Botanical review and CEQA

California native plants need an extra set of eyes on all environmental review. Very often, plant data is incomplete or insufficient for a number of possible reasons, including:

  • Seasonality and natural phenomena – Previous surveys may have been conducted when a plant was dormant or not easily recognizable due to growing seasons, drought, or other natural conditions.
  • Databases – Reference databases are positive occurrence databases and the lack of occurrences does not indicate that a rare species is not present, only that it has not been documented. These databases also often have considerable backlogs in updating plant occurrence data so reference materials may be out of date.
  • Expertise – Often plant surveys are conducted as a component of surveys focused on other resources. The person who conducted surveys may not have been a trained botanist, or the survey may have been timed to best identify a resource other than the rare plants with the potential to occur on the project site.

For all these reasons, CNPS staff and native plant advocates must understand the environmental review process and know how to address common information gaps.

How review begins

CEQA requires a full environmental review of a proposed project site. As a first step, a consulting biologist will undertake a desktop review of which species would have the potential to occur on the project site. To do this, they use the U.S. Geological Survey’s unit system of land measurement for the U.S. known as “quads.” Short for quadrangle, each quad has a corresponding name and number. The quad map of California provides a uniform way to talk about different parts of the state.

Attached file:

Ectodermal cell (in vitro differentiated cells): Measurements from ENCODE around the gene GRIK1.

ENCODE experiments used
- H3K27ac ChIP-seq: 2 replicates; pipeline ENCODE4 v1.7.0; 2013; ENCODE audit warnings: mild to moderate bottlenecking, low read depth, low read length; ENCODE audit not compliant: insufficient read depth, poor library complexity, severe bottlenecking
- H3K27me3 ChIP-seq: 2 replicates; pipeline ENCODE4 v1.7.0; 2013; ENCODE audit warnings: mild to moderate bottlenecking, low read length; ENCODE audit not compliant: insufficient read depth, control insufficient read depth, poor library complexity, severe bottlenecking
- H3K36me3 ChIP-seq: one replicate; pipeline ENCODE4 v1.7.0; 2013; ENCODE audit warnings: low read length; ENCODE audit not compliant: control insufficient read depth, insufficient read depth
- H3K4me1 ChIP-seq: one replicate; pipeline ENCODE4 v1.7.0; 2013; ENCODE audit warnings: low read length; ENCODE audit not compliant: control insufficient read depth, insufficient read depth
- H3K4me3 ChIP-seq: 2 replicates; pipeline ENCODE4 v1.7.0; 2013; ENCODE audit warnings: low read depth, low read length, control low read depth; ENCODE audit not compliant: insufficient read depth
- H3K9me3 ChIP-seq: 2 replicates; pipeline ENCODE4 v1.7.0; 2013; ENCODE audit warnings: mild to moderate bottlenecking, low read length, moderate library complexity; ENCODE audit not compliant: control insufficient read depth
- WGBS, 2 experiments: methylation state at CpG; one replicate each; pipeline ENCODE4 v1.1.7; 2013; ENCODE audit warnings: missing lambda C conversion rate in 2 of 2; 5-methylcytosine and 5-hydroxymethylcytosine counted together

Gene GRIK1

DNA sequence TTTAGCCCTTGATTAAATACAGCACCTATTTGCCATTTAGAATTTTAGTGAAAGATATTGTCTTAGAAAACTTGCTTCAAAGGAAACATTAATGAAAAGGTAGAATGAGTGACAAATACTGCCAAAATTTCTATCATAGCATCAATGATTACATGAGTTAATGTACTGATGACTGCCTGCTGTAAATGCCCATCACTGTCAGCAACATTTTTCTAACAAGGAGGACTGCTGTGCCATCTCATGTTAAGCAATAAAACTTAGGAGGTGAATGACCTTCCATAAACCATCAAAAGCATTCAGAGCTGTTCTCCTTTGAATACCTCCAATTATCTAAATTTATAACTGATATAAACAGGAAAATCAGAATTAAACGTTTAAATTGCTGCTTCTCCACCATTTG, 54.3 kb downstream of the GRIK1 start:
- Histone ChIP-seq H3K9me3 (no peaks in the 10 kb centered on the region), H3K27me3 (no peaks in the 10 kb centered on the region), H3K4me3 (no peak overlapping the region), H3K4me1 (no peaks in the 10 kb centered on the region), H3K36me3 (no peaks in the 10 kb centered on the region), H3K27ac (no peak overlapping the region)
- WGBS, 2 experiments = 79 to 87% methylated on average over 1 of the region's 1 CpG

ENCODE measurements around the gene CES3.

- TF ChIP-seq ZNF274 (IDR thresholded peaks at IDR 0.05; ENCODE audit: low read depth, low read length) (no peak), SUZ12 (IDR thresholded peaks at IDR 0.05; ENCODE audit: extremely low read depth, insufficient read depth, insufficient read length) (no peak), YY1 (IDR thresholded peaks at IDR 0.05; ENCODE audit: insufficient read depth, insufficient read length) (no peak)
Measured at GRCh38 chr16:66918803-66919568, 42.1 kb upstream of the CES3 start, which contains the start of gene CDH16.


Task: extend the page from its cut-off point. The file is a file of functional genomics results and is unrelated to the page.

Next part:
For environmental review, the standard is to perform a nine-quadrant (quad) query of the area surrounding the project location. This would include the quadrants, where the project is located and all adjacent quads. The nine-quad search is a useful baseline to understand the plants and habitats that might exist on a project site, but any agency review should rely heavily on physical surveys and an additional layer of plant-focused review is helpful. That’s where CNPS — and you — come into the picture.

Where and how to conduct plant searches

Select from the options below for instructions and helpful tips to identify potential plants in proposed project areas.

Online databases

A wealth of information is publicly available. Learn which resources to trust and how to use them.

Local knowledge

Not everything is mapped, so local experts and information is often critical to filling in the gaps.  

Visiting the project site

If you have access and the knowledge, a site visit is one of the best ways to verify what plants and habitats exist